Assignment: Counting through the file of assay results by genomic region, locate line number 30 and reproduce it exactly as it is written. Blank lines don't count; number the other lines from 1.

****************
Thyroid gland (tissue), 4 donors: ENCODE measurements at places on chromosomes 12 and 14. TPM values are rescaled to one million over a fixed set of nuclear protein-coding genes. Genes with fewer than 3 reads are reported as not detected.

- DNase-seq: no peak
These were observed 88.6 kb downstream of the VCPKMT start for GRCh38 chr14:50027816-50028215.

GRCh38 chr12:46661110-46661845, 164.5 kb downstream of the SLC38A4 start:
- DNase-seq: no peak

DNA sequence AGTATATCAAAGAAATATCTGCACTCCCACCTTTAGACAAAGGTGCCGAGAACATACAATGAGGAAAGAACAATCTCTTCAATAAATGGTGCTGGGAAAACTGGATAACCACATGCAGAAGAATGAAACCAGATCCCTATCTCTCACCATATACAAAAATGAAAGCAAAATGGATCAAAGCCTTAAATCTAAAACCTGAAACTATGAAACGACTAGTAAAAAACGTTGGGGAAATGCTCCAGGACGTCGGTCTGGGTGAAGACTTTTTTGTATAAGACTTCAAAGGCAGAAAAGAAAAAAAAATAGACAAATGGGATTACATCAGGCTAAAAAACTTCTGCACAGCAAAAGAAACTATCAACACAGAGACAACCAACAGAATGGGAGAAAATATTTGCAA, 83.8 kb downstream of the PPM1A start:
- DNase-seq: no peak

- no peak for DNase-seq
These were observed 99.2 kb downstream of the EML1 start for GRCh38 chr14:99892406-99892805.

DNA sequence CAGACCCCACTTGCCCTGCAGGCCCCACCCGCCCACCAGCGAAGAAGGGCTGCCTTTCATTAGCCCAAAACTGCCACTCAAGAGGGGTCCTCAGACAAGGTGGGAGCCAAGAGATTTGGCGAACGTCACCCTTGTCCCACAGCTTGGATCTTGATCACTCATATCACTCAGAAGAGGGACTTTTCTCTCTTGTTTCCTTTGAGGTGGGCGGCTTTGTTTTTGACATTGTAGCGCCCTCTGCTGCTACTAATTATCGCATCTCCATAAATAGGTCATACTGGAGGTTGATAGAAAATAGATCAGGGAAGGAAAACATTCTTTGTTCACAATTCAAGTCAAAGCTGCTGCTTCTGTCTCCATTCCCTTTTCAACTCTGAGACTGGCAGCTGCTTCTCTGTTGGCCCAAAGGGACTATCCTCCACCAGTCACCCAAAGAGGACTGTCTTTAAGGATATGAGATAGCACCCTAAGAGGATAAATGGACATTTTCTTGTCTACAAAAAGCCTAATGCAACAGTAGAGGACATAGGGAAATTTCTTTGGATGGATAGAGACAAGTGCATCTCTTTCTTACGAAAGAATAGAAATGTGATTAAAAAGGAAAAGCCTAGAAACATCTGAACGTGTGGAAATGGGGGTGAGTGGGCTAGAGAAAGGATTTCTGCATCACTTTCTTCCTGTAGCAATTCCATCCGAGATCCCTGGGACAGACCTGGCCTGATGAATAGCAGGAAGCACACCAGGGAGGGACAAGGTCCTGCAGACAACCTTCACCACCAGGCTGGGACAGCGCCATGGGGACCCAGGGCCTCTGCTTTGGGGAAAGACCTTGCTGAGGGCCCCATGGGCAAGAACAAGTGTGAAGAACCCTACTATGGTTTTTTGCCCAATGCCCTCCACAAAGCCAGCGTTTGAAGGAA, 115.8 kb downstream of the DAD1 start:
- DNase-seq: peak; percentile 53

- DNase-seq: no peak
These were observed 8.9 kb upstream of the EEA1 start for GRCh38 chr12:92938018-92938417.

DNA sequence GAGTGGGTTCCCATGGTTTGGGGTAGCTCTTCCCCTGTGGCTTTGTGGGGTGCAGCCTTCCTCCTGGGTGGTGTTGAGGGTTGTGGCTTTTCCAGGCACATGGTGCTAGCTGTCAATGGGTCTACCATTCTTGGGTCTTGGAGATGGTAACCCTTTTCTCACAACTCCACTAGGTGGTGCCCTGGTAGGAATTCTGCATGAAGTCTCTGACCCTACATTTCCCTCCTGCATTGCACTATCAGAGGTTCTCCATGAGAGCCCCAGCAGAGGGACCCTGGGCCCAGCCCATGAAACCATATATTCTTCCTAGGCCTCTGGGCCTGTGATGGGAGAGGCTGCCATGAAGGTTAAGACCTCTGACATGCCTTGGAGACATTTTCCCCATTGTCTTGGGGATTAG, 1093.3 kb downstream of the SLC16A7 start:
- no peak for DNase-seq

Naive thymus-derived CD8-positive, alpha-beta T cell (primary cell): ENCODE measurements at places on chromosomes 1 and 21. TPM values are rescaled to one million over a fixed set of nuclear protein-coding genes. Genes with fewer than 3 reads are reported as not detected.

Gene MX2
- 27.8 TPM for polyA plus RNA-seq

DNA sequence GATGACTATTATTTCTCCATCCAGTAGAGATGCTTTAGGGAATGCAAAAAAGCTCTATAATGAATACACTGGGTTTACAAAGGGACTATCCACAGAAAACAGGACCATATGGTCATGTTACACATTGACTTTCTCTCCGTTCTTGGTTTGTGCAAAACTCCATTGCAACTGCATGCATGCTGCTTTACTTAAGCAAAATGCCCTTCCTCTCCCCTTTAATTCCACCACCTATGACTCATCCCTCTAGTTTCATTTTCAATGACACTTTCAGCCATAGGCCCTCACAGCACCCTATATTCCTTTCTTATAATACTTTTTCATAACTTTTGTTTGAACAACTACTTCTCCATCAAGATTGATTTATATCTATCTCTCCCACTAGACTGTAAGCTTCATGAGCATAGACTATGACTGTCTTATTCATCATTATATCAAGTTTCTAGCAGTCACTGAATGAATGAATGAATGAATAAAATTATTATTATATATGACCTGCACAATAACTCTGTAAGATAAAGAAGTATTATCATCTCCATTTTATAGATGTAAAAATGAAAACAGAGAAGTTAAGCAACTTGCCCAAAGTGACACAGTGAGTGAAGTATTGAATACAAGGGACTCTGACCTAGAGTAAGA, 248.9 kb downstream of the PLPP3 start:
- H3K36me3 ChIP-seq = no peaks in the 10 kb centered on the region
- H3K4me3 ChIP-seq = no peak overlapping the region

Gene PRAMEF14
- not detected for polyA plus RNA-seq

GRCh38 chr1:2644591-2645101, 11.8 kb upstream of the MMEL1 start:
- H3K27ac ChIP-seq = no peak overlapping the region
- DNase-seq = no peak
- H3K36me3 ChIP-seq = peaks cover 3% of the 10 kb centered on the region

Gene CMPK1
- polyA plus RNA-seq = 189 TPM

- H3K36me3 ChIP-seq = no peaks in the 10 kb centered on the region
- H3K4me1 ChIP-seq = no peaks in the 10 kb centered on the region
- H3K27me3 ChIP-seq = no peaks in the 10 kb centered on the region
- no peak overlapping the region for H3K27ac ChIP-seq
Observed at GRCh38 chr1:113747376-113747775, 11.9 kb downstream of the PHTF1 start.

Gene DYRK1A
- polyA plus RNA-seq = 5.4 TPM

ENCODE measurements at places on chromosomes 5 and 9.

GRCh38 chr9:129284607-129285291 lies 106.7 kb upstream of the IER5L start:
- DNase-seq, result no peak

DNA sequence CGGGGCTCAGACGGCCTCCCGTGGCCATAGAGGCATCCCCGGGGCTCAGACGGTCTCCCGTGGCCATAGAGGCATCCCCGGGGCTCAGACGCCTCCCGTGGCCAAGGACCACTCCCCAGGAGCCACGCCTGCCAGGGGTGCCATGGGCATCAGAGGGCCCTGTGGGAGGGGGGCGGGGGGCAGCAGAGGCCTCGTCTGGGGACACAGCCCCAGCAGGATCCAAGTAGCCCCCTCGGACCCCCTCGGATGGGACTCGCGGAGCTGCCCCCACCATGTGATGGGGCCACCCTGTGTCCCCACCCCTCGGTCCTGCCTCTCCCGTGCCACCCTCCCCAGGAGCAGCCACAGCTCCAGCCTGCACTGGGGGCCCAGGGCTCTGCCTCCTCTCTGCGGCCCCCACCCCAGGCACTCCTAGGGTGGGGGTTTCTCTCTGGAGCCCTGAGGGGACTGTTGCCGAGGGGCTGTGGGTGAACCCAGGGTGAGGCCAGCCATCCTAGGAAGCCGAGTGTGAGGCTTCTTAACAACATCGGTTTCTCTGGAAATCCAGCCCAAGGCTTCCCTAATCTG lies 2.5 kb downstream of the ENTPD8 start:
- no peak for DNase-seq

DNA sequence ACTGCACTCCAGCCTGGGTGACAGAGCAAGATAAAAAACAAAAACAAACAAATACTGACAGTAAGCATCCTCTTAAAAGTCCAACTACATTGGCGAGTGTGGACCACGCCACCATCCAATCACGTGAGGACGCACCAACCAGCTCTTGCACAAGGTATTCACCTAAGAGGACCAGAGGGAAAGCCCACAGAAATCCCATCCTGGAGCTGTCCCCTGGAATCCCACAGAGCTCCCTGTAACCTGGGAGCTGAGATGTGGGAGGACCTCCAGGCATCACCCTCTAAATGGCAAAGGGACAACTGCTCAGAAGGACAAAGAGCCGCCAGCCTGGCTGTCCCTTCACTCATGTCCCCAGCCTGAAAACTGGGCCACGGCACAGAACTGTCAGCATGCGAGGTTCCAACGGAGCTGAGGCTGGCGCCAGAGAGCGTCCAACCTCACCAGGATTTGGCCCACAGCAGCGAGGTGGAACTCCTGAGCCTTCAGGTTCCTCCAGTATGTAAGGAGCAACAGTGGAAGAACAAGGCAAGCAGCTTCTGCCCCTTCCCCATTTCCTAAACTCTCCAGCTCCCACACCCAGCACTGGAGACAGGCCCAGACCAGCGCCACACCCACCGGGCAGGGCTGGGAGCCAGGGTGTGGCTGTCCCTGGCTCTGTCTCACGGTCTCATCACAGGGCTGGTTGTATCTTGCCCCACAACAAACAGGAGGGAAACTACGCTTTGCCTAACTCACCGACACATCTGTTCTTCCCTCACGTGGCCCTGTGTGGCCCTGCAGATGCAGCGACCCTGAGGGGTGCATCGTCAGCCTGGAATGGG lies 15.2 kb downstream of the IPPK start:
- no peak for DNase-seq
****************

- H3K36me3 ChIP-seq = no peaks in the 10 kb centered on the region